“Smelly House” may be smelly no more.
Safeguard Properties, a “mortgage field services” company based in Cleveland, is now in charge of cleanup and repair of the house at 210 Wilson Street.
The Federal National Mortgage Association (FMNA), or Fannie Mae, owns the house, but Huntington Bank, Columbus, is responsible for the upkeep.
Neighbors have complained about an odor coming from the house for months, attributed to three to four feet of standing water in the basement.
When asked about the house, Maureen M. Brown, public relations manager for Huntington, said in an email, “FNMA owns the house, and we have been and are continuing to address the issues.”
On Tuesday, May 11, Diane Fusco, a spokesman for Safeguard, said cleanup and repairs at Smelly House are underway.
“Huntington Bank has made it very clear to us they want to be good neighbors in the community,” Fusco said.
“They have instructed us to address all property issues as quickly as possible,” she said.
Additionally, Fusco said Safeguard has been in contact with the Village of Archbold and the Fulton County Health Department.
Fusco said she didn’t know when Huntington had retained Safeguard.
The saga of “Smelly House” began prior to 2007, when the last residents apparently abandoned the property.
Ownership of the house transferred to Fannie Mae on Feb. 21, 2007.
Carma Grime, village zoning inspector, had village workers mow the lawn and bill the property owner for the service in the fall of 2008 and early 2009, but the property owner later began having the grass cut.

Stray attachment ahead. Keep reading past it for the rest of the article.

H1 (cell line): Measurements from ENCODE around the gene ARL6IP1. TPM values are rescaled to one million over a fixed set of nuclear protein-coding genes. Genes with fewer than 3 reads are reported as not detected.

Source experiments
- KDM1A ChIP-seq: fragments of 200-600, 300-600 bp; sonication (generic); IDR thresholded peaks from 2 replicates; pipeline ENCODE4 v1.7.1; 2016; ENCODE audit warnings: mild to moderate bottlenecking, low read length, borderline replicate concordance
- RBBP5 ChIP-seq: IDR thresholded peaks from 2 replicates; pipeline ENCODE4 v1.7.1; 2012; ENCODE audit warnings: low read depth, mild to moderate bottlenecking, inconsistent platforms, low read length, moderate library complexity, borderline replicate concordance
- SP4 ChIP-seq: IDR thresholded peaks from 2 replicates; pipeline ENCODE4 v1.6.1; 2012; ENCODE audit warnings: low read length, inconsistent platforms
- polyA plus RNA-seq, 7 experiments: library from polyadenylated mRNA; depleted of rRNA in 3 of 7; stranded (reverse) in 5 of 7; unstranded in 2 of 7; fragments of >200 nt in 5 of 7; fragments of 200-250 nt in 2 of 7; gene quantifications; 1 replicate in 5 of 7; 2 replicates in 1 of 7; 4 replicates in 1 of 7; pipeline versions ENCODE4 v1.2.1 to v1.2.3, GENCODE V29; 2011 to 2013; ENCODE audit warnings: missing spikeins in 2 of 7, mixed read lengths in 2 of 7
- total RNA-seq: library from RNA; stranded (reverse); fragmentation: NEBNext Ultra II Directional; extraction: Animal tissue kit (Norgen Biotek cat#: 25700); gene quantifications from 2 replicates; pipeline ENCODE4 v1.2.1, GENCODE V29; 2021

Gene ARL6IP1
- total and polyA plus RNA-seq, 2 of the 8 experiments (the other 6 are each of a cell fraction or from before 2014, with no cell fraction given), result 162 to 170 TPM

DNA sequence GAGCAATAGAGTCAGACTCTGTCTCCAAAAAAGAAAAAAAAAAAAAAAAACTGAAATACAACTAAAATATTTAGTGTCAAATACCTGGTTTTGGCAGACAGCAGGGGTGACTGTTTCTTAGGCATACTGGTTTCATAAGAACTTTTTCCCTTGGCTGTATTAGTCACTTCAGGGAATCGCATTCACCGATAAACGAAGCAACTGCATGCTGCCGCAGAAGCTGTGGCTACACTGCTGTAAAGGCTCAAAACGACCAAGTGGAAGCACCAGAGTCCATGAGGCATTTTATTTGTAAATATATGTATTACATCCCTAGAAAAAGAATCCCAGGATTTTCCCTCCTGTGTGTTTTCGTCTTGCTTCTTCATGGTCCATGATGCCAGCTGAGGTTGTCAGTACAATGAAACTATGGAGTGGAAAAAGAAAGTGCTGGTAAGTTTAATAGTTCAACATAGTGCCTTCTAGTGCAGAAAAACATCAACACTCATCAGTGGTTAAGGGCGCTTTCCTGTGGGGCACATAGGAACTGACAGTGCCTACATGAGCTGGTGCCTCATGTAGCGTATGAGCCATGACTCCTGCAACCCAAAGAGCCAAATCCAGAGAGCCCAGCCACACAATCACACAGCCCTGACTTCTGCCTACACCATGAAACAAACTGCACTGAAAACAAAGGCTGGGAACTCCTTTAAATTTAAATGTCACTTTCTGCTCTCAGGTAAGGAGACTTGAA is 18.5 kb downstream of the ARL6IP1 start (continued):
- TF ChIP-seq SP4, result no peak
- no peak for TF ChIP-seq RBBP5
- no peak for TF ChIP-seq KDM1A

Neighbors complained about the odor from the house, but Grime said as zoning inspector, she only deals with problems on the outside of the structure.
The Fulton County Health Department became involved on June 2, 2009, when Oscar Hernandez, an FCHD sanitarian, inspected the home.
In an interview last week, Hernandez said during that first inspection, he found the house “less dilapidated than now.”
But, he noted:
•Three to four feet of water standing in the basement;
•A smell coming through the basement window, which was unsecured;
•Windows steamed over from the inside, attributed to moisture in the basement;
•Mold on the walls, visible through the windows;
•Warped blades on ceiling fans;
•Mosquitoes and other insects around the unsecured basement window, a few cats around the property, plus;
Hernandez issued health orders to Fannie Mae, the property owner, but the orders were forwarded to an official at Huntington Bank. Hernandez said the official “is very difficult to reach.”
The next action came in November 2009, when the health department was informed by the Huntington offi cial that the bank had filed an insurance claim for damage to the home. The claim was denied.
The bank was to have a contractor go to the residence and evaluate the home.
That month, a contractor did arrive. Hernandez said the contractor pumped out the basement, and changed the locks on the doors.
Within a week, the basement was flooded again.